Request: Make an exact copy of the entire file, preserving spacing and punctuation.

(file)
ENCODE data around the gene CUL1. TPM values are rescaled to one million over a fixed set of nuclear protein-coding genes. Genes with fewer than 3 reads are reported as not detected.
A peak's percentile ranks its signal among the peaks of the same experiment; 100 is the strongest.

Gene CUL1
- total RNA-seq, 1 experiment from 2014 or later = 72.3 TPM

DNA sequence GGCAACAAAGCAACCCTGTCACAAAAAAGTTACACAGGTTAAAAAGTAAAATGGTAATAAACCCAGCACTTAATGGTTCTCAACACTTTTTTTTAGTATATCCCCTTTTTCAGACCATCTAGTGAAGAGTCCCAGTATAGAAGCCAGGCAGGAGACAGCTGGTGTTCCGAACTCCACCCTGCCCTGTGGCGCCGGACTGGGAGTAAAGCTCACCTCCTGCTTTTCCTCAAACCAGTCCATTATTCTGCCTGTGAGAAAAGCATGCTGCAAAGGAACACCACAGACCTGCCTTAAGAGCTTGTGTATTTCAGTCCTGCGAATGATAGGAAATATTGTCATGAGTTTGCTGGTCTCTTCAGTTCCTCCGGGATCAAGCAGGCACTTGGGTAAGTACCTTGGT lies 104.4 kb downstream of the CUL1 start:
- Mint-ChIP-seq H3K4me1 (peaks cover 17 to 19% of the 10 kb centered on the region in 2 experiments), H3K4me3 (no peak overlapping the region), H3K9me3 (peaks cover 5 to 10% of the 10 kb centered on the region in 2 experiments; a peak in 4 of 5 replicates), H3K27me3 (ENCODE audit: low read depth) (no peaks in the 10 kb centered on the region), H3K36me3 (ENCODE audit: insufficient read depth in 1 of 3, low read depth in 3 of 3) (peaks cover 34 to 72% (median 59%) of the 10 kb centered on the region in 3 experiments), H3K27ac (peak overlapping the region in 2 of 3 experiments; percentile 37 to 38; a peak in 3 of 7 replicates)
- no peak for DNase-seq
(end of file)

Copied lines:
ENCODE data around the gene CUL1. TPM values are rescaled to one million over a fixed set of nuclear protein-coding genes. Genes with fewer than 3 reads are reported as not detected.
A peak's percentile ranks its signal among the peaks of the same experiment; 100 is the strongest.

Gene CUL1
- total RNA-seq, 1 experiment from 2014 or later = 72.3 TPM

DNA sequence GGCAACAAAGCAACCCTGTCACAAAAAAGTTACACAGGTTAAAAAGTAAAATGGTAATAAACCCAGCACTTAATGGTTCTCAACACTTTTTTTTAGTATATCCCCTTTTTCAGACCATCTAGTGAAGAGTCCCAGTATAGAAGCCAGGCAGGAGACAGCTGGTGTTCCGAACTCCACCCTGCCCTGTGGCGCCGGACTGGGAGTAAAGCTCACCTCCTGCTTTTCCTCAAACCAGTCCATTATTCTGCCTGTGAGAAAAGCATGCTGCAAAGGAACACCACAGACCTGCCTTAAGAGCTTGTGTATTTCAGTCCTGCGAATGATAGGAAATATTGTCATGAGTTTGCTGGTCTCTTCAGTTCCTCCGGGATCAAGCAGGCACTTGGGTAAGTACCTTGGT lies 104.4 kb downstream of the CUL1 start:
- Mint-ChIP-seq H3K4me1 (peaks cover 17 to 19% of the 10 kb centered on the region in 2 experiments), H3K4me3 (no peak overlapping the region), H3K9me3 (peaks cover 5 to 10% of the 10 kb centered on the region in 2 experiments; a peak in 4 of 5 replicates), H3K27me3 (ENCODE audit: low read depth) (no peaks in the 10 kb centered on the region), H3K36me3 (ENCODE audit: insufficient read depth in 1 of 3, low read depth in 3 of 3) (peaks cover 34 to 72% (median 59%) of the 10 kb centered on the region in 3 experiments), H3K27ac (peak overlapping the region in 2 of 3 experiments; percentile 37 to 38; a peak in 3 of 7 replicates)
- no peak for DNase-seq